February 29, 2016
TSG IntelBrief: A Consequential Vote in Iran
On February 26, an estimated 60% of Iran’s 50 million eligible voters cast ballots for the next 290-seat Majles (parliament), which is elected every four years, and the 88-seat clerical body called the Assembly of Experts, which serves an eight-year term. Iran’s Majles is not a 'rubber stamp' for government actions, but it does, particularly on some economic and social issues, serve as a counterweight to the presidency. The Assembly of Experts, composed entirely of Shi'a clerics, is empowered to choose a successor to the Supreme Leader and lead any rewrite of Iran’s constitution. The Assembly of Experts election was, in some ways, the more consequential of the two, because the incoming Assembly might be the one that chooses Iran’s next Supreme Leader. Although current Supreme Leader Grand Ayatollah Ali Khamenei remains active, he underwent prostate cancer surgery in 2015.
For the Majles, approximately 6,000 candidates competed nationwide. The most vigorous campaigning occurred in the Tehran constituency, which sends 30 members to the parliament. To be elected, candidates must receive at least 25% of the vote, leaving many races undecided until an April runoff election. No political parties compete openly, but Iran’s major factions circulated three ‘lists' of preferred candidates consisting of ‘reformists' seeking dramatic social change, moderate-conservatives aligned with President Rouhani and favoring gradual reform, and hardline supporters of the Supreme Leader and former president Mahmoud Ahmadinejad, suspicious of the Iran nuclear deal and Rouhani’s external engagement policy. Pre-election tensions erupted over the exclusion of 80% of the reformists who filed to run by a screening body dominated by hardline clerics called the Council of Guardians. In total, only half of those who filed to run for the Majles were approved to compete.
With most votes counted, results show that the reformists attracted overwhelming support in the races in which they were permitted to run, including winning all of Tehran’s 30 seats. The reformists and their moderate-conservative allies apparently will together control a majority of the Majles seats. The results were a setback to hardliners, who appear to have won many fewer than the 200 seats they hold in the outgoing Majles. The Assembly of Experts election was an even starker blow to hardliners; Rouhani himself and his mentor, former President Ali Akbar Hashemi-Rafsanjani, were the two top vote-earners for Tehran constituency’s 16 Assembly seats. Of three prominent hardliners, only the current Council of Guardians chairman Ayatollah Ahmad Jannati won an Assembly seat. The current Assembly of Experts leader Ayatollah Mohammad Yazdi, as well as Ahmadinejad mentor and prominent hardliner Ayatollah Mohammad Taqi Mesbah-Yazdi, appear to have lost their seats.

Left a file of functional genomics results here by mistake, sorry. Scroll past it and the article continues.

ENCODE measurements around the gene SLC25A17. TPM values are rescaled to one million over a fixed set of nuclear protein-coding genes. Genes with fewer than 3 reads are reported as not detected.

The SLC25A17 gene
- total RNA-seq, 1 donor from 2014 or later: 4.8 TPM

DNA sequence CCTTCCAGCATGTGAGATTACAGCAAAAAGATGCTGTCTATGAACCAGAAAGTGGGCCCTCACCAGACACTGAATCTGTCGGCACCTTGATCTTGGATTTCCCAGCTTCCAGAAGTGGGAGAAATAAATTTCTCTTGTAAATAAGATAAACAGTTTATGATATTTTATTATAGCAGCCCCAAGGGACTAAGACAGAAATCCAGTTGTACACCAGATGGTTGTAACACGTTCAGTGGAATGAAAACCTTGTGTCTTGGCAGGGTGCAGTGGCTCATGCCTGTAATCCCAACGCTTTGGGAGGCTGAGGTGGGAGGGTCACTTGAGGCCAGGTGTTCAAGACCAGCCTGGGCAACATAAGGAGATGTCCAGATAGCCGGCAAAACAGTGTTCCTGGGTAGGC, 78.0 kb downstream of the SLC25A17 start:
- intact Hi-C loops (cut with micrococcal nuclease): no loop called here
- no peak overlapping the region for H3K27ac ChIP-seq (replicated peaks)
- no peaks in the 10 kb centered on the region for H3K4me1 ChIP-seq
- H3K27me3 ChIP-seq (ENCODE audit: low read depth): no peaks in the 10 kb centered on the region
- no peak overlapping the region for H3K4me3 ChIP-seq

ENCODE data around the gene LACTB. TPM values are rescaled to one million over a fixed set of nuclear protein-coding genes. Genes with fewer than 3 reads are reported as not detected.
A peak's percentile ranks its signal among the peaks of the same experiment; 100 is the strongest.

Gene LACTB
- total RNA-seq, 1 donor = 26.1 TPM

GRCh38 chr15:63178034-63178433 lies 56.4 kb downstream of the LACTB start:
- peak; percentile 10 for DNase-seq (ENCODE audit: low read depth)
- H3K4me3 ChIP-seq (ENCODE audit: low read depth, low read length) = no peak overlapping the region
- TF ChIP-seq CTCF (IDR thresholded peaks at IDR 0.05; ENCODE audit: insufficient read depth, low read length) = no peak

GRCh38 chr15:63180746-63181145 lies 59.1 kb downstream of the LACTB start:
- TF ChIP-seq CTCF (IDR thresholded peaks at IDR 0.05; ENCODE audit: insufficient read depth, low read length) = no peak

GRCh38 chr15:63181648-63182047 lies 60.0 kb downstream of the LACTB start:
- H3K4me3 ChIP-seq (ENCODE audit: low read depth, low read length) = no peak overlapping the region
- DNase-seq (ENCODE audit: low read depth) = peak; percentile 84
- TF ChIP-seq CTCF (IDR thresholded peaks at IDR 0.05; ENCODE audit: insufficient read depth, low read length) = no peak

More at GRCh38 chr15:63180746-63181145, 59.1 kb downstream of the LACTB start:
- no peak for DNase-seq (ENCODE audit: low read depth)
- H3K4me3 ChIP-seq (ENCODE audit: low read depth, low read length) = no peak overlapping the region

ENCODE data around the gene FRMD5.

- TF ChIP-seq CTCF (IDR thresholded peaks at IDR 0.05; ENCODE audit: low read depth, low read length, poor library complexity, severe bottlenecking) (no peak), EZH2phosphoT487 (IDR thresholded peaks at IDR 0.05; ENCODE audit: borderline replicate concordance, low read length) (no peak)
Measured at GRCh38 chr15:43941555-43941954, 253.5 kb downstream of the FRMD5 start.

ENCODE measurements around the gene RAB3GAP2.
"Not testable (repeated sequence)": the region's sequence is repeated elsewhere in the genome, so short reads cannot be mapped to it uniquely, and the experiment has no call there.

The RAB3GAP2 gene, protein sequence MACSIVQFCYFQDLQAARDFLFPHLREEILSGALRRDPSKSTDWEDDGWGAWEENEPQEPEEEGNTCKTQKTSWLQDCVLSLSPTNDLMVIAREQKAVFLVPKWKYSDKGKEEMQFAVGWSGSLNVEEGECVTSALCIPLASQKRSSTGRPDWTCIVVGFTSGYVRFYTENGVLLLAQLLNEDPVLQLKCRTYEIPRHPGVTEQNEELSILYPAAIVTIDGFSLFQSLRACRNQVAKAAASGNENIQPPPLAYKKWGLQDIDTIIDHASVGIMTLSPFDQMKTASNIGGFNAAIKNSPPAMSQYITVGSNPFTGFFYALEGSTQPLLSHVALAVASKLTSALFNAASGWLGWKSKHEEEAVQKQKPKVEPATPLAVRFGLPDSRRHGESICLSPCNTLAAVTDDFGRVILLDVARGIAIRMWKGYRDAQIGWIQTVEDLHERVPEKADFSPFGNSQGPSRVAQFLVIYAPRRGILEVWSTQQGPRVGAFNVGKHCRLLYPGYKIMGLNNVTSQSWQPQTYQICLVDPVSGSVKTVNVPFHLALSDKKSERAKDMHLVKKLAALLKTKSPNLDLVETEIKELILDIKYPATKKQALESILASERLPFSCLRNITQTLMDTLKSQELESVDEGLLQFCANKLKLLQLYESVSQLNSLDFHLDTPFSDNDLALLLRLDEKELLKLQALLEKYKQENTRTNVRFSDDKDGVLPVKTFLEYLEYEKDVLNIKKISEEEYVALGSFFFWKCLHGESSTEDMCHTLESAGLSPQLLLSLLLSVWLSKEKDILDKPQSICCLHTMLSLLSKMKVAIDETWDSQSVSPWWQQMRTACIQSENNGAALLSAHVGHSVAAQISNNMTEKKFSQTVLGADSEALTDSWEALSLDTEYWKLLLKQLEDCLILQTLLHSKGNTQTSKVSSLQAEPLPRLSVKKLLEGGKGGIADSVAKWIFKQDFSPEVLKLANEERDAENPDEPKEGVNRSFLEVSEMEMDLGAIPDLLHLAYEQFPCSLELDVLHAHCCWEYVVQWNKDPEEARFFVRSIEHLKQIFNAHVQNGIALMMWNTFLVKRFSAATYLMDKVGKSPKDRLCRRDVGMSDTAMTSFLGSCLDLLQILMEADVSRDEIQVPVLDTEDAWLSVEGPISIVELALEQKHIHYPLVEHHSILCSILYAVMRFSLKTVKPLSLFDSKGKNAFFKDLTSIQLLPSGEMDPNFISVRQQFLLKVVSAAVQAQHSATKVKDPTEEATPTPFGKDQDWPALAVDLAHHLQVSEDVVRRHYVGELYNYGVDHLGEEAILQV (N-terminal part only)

The results are highly consequential. Rouhani’s political position emerges greatly strengthened not only because he and his ministers will now face a friendly rather than skeptical Majles, but because the strong reformist and moderate vote suggests he will be re-elected in 2017. The vote will be taken as a signal for Rouhani to press ahead on economic reforms such as the reduction of subsidies and curbing the economic power of conglomerates linked to the Islamic Revolutionary Guard Corps (IRGC) and to some clerics. Such reforms are pivotal to attracting international investment and deriving the full economic benefits of the sanctions relief of the nuclear deal—an agreement that the election results demonstrate has major popular support. The results could give Rouhani enough strength to face down the hardliner-dominated judiciary to push through the release of key reformist leaders and dissidents who are incarcerated, to reduce regime monitoring of social behavior, and to cease arresting dual U.S.-Iran nationals.
Yet, the results will not produce an alteration of Iran’s regional policies, which operate within firm guidelines set by Khamenei and are enforced by the IRGC. Rouhani has not sought to alter Iran’s regional policies and defense policies, such as extensive support for key Iran ally President Bashar al-Assad of Syria and continued development of a ballistic missile arsenal. The Majles has no authority to alter those policies independently. Nor will the elections in any way reduce Iran’s extensive commitment to its main regional protégé, Lebanese Hizballah, its support for Hamas, or its support for the Zaydi Shi’a Houthi rebel movement in Yemen. At the same time, the results could provide Rouhani with increased room to rebuild relations with regional competitor Saudi Arabia. Iranian-Saudi relations—already strained by the aforementioned issues—were severed outright in January when Iranian protesters sacked Saudi diplomatic facilities in response to the Saudi execution of a dissident Shi’a cleric.
The Assembly of Experts elections may turn out to be even more consequential than those for the Majles. The newly-elected Assembly could be the one that selects Iran's next Supreme Leader, and the results have reduced the prospects for a hardliner to succeed Khamenei. The vote has improved the chances that Rafsanjani—the avowed advocate of a 'grand bargain' with the United States—will lead Iran next. His elevation could produce a more dramatic shift in Iranian policies, potentially including agreement to cease arming Hizballah and renewed diplomatic relations with the United States.
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